How to Stop Slicing Driver: Explaining Why & How to Fix a Slice (Drills Included)

A slice – that bane of many a golfer's existence, where the ball veers dramatically to the right for right-handed players (or to the left for left-handers) – can be one of the most frustrating issues to rectify. Yet, with the right approach, correcting a slice is entirely within reach. This guide will lead you through understanding the slice, its causes, and how to correct it, helping you to not only improve your game but also enjoy it more.

Understanding the Slice

A slice occurs when the ball spins off the driver's face at an angle, causing it to curve sharply in the air. It's primarily caused by an open clubface at impact, in combination with an outside-to-inside swing path. While occasional slicing can be a minor nuisance, consistent slicing can significantly impact your game, reducing both distance and accuracy.

Causes of a Slice

Identifying the root causes of your slice is the first step toward correction. The most common culprits include:

  • Incorrect Grip: An improper grip can open the clubface at impact, leading to a slice.
  • Open Clubface at Impact: If the clubface is open relative to the swing path at impact, the ball will slice.
  • Outside-to-Inside Swing Path: A swing path that moves from outside the ball line to inside can create side spin.
  • Improper Stance and Alignment: Poor alignment and stance can contribute to an incorrect swing path.
  • Lack of Flexibility or Incorrect Weight Transfer: These can affect your ability to rotate your body and swing the club on the correct path.

Step-by-Step Solutions

1. Adjust Your Grip

Start with a neutral grip to help ensure the clubface remains square at impact. Both hands

should be placed on the club so that when you look down, you see two to three knuckles on your left hand. This position promotes a more neutral clubface at impact, reducing the likelihood of slicing.

2. Square the Clubface at Impact

To prevent an open clubface at impact, focus on the rotation of your wrists and forearms. Practice drills that encourage a proper release through impact. One effective drill is the "Towel Drill," where you place a towel under your armpits and swing without letting it drop. This promotes a connected swing and better control of the clubface.

3. Correct Your Swing Path

An outside-to-inside swing path is a common cause of slicing. To correct this, work on swinging the club on a more in-to-out path. Use alignment rods or a golf club on the ground to visualise the correct path. Practice swinging along this line, focusing on bringing the club from the inside to the square at impact, then slightly to the outside.

4. Improve Your Stance and Alignment

Ensure your stance and alignment support a straight shot. Your feet, hips, and shoulders should be parallel to the target line. A slightly wider stance can also help stabilise your swing. Practice with alignment sticks on the ground to ensure your body is correctly aligned with your target.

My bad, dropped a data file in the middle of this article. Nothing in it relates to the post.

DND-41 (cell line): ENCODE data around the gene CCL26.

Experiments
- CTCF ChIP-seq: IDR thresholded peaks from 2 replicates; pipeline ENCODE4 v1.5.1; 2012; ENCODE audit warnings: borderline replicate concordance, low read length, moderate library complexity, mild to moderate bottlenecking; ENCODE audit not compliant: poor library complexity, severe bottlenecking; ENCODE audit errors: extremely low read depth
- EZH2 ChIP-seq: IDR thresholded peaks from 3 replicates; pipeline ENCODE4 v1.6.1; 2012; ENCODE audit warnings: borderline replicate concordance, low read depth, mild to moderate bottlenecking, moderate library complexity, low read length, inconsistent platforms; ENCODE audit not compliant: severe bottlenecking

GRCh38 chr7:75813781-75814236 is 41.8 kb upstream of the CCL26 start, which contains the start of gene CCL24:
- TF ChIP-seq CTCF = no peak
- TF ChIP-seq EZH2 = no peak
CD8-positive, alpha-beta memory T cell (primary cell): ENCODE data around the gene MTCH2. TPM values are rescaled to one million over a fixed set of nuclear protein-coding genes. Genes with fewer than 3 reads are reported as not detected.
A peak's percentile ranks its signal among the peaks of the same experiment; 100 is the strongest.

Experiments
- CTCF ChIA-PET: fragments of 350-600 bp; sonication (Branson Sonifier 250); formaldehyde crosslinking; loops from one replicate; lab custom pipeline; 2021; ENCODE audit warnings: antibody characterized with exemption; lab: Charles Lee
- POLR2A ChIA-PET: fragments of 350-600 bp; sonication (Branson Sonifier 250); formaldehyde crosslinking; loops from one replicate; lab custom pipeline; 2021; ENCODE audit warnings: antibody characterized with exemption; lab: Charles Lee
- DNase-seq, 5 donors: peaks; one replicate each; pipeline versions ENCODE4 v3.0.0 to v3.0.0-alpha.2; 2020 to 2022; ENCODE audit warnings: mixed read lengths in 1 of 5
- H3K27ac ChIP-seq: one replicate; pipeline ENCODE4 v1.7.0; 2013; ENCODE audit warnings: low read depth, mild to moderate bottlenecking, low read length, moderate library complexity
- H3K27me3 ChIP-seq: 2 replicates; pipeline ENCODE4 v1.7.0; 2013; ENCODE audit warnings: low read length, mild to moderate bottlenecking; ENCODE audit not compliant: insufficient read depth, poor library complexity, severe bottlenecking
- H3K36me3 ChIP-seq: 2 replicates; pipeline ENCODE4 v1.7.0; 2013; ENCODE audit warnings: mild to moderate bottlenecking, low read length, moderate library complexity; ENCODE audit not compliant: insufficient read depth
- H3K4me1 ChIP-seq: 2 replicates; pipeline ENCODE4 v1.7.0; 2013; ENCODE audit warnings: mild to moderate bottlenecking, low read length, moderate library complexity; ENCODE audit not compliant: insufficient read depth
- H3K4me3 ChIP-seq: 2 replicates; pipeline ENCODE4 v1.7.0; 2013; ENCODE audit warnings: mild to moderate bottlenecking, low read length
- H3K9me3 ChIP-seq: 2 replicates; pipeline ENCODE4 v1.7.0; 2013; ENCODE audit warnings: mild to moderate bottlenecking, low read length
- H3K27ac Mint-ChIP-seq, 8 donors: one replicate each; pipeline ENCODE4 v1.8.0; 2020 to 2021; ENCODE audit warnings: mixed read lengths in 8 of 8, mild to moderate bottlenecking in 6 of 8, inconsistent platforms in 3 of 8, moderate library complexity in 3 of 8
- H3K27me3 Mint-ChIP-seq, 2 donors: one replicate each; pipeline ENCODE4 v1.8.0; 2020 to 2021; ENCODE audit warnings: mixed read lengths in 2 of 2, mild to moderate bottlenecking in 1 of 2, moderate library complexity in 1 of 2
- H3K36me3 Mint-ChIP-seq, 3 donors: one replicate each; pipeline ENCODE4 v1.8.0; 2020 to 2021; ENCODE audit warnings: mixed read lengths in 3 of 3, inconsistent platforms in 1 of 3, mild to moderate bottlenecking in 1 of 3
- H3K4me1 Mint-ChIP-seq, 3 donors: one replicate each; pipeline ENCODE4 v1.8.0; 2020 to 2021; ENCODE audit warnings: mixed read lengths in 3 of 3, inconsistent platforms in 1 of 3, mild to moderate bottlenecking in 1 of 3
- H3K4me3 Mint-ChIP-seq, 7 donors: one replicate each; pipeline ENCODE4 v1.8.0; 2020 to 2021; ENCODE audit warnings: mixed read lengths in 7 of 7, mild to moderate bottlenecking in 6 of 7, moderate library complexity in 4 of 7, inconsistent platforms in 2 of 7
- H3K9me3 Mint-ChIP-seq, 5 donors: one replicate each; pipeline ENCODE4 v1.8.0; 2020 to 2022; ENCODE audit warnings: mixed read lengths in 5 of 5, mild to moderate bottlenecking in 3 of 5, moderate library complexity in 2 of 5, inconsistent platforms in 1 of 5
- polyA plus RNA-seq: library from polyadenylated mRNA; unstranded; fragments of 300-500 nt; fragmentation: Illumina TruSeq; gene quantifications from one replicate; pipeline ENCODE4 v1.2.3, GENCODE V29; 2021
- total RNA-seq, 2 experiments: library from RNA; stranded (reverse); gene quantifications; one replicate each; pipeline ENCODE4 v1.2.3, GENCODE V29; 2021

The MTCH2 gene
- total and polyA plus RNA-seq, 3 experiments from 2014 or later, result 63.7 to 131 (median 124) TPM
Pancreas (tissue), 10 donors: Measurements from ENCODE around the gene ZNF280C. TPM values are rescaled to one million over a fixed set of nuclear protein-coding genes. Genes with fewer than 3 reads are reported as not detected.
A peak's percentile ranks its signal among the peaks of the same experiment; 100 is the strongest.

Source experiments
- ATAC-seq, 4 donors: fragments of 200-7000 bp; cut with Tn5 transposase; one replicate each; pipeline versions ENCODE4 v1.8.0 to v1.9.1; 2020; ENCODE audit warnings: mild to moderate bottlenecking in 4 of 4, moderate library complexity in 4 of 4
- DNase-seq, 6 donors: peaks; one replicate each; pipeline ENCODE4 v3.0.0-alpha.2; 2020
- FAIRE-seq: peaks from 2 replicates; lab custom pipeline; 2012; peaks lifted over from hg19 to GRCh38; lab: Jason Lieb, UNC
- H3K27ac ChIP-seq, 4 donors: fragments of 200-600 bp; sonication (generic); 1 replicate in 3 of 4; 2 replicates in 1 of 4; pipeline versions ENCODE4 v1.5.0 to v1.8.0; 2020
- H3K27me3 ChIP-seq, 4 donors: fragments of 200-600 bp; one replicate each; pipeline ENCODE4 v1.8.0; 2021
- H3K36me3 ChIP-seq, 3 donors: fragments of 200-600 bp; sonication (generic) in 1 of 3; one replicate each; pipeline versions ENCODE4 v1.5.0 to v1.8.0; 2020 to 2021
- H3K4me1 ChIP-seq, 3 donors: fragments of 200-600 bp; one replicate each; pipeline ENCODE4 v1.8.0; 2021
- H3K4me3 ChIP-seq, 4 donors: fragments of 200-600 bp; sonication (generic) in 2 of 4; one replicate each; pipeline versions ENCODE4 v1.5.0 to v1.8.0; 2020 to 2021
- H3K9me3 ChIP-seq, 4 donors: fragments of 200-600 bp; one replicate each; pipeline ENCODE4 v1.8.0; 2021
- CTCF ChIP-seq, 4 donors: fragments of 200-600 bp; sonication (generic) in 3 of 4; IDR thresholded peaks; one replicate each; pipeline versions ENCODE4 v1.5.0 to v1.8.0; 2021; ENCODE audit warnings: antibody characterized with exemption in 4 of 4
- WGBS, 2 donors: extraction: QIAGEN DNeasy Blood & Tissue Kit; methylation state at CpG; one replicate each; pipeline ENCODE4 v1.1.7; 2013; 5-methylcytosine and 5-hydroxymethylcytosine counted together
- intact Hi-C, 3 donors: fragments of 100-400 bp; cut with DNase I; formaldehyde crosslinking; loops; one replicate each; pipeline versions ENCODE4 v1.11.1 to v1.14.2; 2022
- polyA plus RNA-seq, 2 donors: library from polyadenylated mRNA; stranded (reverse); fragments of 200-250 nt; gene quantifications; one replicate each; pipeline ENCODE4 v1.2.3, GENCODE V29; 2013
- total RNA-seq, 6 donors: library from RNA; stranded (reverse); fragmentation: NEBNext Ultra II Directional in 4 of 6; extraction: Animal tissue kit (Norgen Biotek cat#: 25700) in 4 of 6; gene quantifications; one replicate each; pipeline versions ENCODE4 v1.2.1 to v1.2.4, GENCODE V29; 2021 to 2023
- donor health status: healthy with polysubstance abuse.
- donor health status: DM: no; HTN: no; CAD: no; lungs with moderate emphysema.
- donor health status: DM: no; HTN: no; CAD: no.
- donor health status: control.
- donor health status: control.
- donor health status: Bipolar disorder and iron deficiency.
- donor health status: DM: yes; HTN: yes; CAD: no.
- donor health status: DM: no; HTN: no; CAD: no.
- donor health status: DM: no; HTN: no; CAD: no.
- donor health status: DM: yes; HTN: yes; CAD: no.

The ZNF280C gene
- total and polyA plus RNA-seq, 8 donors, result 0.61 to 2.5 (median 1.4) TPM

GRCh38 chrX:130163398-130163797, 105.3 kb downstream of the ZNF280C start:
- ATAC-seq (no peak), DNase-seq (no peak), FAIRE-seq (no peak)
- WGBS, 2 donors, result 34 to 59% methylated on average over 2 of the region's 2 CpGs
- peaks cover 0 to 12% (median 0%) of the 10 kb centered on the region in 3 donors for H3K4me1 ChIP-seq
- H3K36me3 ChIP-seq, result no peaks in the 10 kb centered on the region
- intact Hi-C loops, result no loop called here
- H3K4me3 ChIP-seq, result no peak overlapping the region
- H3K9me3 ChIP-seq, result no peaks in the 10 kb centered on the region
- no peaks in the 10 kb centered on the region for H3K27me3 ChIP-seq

5. Increase Flexibility and Correct Weight Transfer

Lack of flexibility can hinder your ability to fully rotate your body, while incorrect weight transfer can impact the swing path and clubface orientation. Work on flexibility exercises that target your back, shoulders, and hips. During your swing, focus on transferring your weight smoothly from your back foot to your front foot. This movement should feel natural and help maintain a correct swing path.

Drills to Eliminate Slicing

The Tee Drill: Place tees on both sides of your ball, creating a narrow path for your club. This encourages a straighter swing path and helps in correcting an outside-to-inside swing.

The Headcover Drill: Place a headcover outside the ball at a 45-degree angle. If you hit the headcover during your swing, you're coming in too much from the outside. This visual aid helps in promoting an in-to-out swing path.

Equipment Check

Sometimes, the solution to a slice can be as simple as checking your equipment. Ensure your clubs are suited to your playing style and skill level. Clubs with too stiff shafts or incorrect lie angles can contribute to slicing.

Mental Approach

Finally, don’t overlook the mental aspect of the game. Confidence and visualisation are powerful tools. Visualise the correct swing path and shot shape before each drive. Practice with purpose, focusing on the changes you're implementing, and be patient.


Correcting a slice requires a combination of technique adjustments, practice, and sometimes equipment changes. By understanding the causes and systematically addressing them through grip adjustments, swing path corrections, and targeted drills, you can significantly reduce or even eliminate your slice. Remember, improvement takes time and persistence. Stay focused on the process, and you'll find yourself hitting straighter, more satisfying drives in no time.

Through these steps and a bit of patience, golfers can transform their game, turning that frustrating slice into a powerful, controlled drive. (Photo Credit: Peter Finch)

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